The SEO corner of the internet has been abuzz for more than a week now because Google’s John Mueller addressed the topic of link building in a vague, almost contradictory kind of way. And marketers are — rightly so — asking what it means. If you haven’t already seen the quote (and the YouTube embeds) on Search Engine Land or Search Engine Roundtable, here it is one more time. In response to a question about link building, John said,
In general, I’d try to avoid that. So that you are really sure that your content kind of stands on its own and make it possible for other people of course to link to your content. Make it easy, maybe, put a little widget on your page, “If you like this, this is how you can link to it.” Make sure that the URLs on your web site are easy to copy and paste. All of those things make it a little bit easier. We do use links as part of our algorithm but we use lots and lots of other factors as well. So only focusing on links is probably going to cause more problems for your website that it actually helps.
There’s a lot there, and not very in-between the lines. Should marketers try to avoid link building? Yes and no.
Mass-produced links are garbage. Links from low-quality websites are garbage. Purchased links are garbage.
Google is on a mission to provide a killer user experience (you should be too), and they are fiercely determined to not be spammed. Penguin is updating continuously now, and it is hunting down and rooting out dirty links. Rote, rinse-and-repeat systems will always fail, and usually quickly. So yes, if your link building strategy is about quickly building a list of links from low-quality websites, you should try to avoid that. Link building is not a short-term or quick-win strategy.
Building authentic links will still improve your SEO and add value to your site. Even as John said not to focus on link building, he acknowledged that, of course, Google does, “use links as part of our algorithm.”
Link-building in a post-Penguin search landscape just means relationship-building. A focus on link-building should mean creating high-quality content and engaging with audience members and influencers in your sphere. Design content campaigns that offer a full range of benefits: social media shares/exposure, PR, brand exposure, lead generation and lead nurturing, opportunities to give influencers valuable content or exclusives, opportunity to get in front of new audiences, etc.
And you can still design campaigns that are intended to build links directly — if you’re careful. Link building campaigns should not only be about links: they should be about building brand awareness, driving social shares, and building meaningful partnerships via influencer outreach. If links are just one KPI of a marketing campaign, and links aren’t “forced,” chances are you’re safe.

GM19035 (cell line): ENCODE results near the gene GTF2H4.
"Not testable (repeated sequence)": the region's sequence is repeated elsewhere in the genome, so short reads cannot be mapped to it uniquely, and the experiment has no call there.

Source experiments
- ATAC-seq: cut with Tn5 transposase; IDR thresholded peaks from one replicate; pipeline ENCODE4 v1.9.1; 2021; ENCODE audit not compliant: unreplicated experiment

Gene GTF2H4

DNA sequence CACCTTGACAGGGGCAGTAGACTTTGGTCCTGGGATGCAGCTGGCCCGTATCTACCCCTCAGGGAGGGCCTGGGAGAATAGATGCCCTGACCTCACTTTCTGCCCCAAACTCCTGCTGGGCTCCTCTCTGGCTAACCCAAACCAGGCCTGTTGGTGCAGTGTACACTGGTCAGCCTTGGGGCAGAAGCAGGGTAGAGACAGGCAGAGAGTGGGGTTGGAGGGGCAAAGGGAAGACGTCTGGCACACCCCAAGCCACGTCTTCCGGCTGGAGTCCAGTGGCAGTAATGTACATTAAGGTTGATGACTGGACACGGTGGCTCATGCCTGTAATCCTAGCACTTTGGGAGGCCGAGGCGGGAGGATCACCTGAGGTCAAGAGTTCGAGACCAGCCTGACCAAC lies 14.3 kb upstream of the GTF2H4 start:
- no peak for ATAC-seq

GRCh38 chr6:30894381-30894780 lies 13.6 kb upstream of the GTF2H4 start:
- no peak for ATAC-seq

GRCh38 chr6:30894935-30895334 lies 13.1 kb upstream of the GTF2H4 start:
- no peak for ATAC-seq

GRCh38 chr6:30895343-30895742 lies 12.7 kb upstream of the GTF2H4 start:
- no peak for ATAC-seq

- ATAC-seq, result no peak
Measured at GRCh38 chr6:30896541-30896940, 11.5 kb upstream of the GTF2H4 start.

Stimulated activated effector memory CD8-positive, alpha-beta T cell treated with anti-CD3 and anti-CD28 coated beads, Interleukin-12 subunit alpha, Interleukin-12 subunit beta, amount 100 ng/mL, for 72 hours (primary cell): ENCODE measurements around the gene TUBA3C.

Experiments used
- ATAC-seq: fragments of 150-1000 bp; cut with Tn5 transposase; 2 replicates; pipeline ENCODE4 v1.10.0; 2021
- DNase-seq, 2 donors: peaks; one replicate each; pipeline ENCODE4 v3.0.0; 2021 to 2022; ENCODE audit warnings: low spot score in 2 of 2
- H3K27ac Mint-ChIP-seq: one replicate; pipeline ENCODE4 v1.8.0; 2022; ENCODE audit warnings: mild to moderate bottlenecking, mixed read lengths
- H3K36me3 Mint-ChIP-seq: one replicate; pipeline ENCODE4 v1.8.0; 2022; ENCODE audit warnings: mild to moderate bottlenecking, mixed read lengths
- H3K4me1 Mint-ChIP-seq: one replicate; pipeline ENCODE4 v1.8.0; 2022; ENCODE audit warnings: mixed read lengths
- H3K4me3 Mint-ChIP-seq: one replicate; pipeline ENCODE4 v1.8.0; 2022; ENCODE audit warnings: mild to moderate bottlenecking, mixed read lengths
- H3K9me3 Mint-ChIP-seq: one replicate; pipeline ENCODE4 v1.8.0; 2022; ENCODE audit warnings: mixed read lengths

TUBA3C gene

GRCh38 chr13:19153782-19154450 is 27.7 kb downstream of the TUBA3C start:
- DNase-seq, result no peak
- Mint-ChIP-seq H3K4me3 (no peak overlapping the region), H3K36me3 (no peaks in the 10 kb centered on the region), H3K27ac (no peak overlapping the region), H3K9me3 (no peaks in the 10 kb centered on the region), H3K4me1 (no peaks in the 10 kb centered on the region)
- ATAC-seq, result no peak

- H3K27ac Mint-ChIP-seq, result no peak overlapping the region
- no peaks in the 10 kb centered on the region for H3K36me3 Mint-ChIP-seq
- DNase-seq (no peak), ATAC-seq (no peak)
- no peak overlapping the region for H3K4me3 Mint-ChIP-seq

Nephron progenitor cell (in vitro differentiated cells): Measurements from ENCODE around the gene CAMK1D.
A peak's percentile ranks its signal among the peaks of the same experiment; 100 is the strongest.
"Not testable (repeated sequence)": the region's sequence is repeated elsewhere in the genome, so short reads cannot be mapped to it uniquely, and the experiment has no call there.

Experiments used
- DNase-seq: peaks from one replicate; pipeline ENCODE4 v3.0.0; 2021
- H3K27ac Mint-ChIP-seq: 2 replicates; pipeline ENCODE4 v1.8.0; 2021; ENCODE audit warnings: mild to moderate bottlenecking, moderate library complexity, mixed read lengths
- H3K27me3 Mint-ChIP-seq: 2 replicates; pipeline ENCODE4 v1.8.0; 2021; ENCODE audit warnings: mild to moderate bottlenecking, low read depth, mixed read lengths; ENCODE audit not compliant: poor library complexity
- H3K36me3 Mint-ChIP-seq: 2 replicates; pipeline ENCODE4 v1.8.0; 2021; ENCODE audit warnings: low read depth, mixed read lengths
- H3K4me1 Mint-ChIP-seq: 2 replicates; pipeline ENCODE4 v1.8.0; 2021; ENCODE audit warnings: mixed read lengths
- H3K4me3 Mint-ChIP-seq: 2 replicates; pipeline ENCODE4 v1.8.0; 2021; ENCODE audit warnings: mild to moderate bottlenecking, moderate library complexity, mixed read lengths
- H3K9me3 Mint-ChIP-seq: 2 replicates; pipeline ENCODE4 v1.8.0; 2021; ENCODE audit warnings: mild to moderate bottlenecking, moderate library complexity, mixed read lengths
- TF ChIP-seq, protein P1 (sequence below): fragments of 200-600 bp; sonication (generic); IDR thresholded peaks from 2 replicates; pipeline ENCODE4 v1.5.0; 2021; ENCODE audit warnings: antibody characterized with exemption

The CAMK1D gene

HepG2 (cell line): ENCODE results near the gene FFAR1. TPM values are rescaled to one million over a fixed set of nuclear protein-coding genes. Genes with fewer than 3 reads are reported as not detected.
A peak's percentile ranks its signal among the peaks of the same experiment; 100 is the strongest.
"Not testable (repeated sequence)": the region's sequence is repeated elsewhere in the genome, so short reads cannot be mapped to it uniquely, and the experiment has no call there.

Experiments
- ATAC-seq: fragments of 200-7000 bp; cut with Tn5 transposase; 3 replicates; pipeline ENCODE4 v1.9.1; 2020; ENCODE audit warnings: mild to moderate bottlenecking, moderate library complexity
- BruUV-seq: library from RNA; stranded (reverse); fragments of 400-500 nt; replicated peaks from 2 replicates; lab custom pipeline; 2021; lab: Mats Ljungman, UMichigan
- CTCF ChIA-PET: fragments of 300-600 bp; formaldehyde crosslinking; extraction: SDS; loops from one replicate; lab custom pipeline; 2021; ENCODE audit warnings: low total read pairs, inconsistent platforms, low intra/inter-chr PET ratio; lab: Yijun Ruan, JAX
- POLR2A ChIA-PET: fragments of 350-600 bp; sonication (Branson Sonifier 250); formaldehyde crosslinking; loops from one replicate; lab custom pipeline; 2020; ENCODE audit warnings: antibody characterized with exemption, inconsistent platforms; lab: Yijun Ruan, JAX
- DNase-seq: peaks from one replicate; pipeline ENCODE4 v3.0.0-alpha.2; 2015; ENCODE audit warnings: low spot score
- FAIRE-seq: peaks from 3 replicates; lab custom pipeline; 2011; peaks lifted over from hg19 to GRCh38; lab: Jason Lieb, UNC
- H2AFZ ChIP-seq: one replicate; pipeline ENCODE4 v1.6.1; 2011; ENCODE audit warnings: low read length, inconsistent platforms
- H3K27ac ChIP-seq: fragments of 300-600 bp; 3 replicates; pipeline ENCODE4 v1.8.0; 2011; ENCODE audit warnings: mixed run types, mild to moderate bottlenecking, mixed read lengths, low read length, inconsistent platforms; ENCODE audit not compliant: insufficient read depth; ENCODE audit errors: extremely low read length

When you add value to everyone you’re involved with, you add value to your brand. Sharing links becomes a mutual act of appreciation and respect. After you’ve earned a voice with your audience, influencers will often link to your content of their own volition, and if not, your relationship opens a door for you to politely ask for a link now and then.
John gave the soundbite that Google prefers rather than jumping into a lengthy discussion that might seem to lend permission to black hat SEO tactics. Google will always take the PR position against anything that might scam search results, or simply cost them time and energy trying to engineer solutions around. Yes, they consider links in their algorithms, but they’d rather you not try to build links so they don’t have to try to sort the good from the bad.
It’s absolutely true that Google’s algorithms are about much more than links. Recent acquisitions of DeepMind, investments in quantum processors, and the acquihiring of AI experts from the UK are all serious indicators of Google’s investment in mind-reading — er, optimizing their search experience. So while link-building is only one part of a good SEO strategy, it is still (and will be for the foreseeable future) a foundational asset when done well. Google, however, will never admit that it’s okay; they will always take the high road.
If you’ve been signing up for, trading, or purchasing links, please (for the last time) stop. If you’ve never audited your links to find out what spammy sites might be lowering your signal with Google, please do. If you’re building relationships through great content and social media engagement, don’t be afraid to swap guest posts or ask a “friend” for a link now and then. And if you’ve been sitting on the sidelines, nervous about link-building because you don’t want to be Penguin-slapped, fear not. Link-building done right is a strong, long-term strategy. Get out there and start making friends.